Monday, March 03, 2014


I was riding along on a Honolulu city bus when I noticed an huge black pipe construction in a park along King St., just down the street from city hall. I snapped a couple of quick photos, and eventually figured out what it was after a bit of google-fu. This is Skygate, a 1975 sculpture by Isamu Noguchi, who is probably best known for designing the iconic midcentury Noguchi table. The city arts page for it has a brief description:

An abstract nonrepresentational steel sculpture composed of three equidistant straight steel pipe legs connected at the top by a horizontal undulating tubular form. The steel of the sculpture is painted black overall. At groundlevel at the center, the space is defined by a stepped two-part circular concrete platform. Located at the Honolulu Civic Center.

What this description doesn't tell you is that Skygate also figures in a fun astronomical phenomenon. You may have heard of New York City's "Manhattanhenge", the twice-yearly event in which the setting sun aligns with the Manhattan street grid. In Hawaii's twice-yearly Lahaina Noon, the midday sun appears exactly overhead, such that a flagpole (or a person) casts no shadow. At this time, Skygate casts a shadow directly beneath itself, forming a perfect ring on the concrete circle below. This typically happens in May and again in July. I was there in September, though, so I couldn't have seen it even if a.) I'd gotten off the bus, and b.) I'd known about this phenomenon when I was over there. I mean, this isn't exactly the Map Room scene from Raiders of the Lost Ark; you'll get a roughly similar shadow any time of year, it just won't be perfectly circular or aligned with the concrete disc beneath. So it's admittedly less spectacular than the movie, but you also don't need to go to Nepal first to fetch the headpiece of the Staff of Ra before Hitler's minions find it. So there's that.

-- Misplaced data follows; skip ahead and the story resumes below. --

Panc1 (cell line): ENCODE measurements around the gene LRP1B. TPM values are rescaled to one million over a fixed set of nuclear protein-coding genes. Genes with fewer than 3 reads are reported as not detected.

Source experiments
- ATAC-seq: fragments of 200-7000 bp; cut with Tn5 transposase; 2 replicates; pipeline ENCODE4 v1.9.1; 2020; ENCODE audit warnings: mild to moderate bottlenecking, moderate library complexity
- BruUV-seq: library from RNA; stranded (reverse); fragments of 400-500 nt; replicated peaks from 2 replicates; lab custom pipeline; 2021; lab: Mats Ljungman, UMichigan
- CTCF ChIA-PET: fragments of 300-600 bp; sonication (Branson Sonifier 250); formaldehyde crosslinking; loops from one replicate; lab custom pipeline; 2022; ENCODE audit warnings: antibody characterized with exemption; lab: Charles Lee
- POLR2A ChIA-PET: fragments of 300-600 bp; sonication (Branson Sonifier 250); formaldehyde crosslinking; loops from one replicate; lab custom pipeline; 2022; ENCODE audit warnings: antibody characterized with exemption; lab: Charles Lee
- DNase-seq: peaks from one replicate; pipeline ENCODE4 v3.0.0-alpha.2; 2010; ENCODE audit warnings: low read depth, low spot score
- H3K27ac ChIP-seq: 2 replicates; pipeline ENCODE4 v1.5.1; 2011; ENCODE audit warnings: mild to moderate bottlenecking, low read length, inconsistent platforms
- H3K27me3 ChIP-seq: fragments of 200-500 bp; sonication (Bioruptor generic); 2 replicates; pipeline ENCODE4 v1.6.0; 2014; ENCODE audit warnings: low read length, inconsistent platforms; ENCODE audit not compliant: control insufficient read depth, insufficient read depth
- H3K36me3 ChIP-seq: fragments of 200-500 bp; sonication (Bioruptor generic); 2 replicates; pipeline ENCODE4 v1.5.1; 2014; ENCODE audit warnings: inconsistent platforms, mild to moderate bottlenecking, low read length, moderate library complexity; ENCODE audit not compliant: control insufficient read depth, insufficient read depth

A 2008 Honolulu Magazine story has a photo of Skygate at Lahaina Noon, and a July 2005 Star-Bulletin article includes a photo with the ring a bit off-center, probably from a few days to one side of a Lahaina Noon. I also ran across someone's pinhole camera photos of a Lahaina Noon in May 2010; the photos demonstrate that the shadow is circular even though the center ring of the sculpture itself is sort of triangular. The third photo includes the city's then-mayor photobombing the shot.

An article at DesignIntelligence points out that Noguchi was an associate of Buckminster Fuller, who had created an early (and now demolished) geodesic dome for the Hilton Hawaiian Village in Waikiki.

Wisely, Bucky and his associates on geodesic dome structures (sculptor Isamu Noguchi and structural engineer Shoji Sadao) decided to create a very special unprecedented work-of-sculpture for the landscaped oasis surrounding state and city government buildings. It symbolically resembles one unpaneled hexagonal spine structural system within a typical geodesic dome that was planted in the mid-‘70s. On an AIA Honolulu city walking tour, I spent more than 20 minutes at Noguchi”s “Skygate” with a group of perceptive and knowledgeable chemical and bio-phys-chemical engineers who were vitally interested in the geometrical assemblage and fascinated with its imagineering, macromolecular architectural form and content.

A 2012 Durability+Design article about art conservation efforts on Skygate claims it has "astrological" significance, and asserts that the sculpture is the only place in the US where the sun ever stands directly overhead. This is not actually true; Lahaina Noon happens all over the inhabited Hawaiian islands, though the dates vary by a few days from location to location. The US mainland is too far north to ever have the sun directly overhead, however. In sort of the same vein, a few years ago a local contemporary dance company performed a piece beneath Skygate, and the description goes on about the sculpture's "sacred geometry", whatever that is. It's a cool and interesting design, and personally I don't see how dreaming up supernatural mumbo jumbo about it really adds anything of value. Although I did find a vintage photo of Vincent Price posing next to Skygate, believe it or not. A celebrity endorsement like that has got to be worth some serious mystical street cred.

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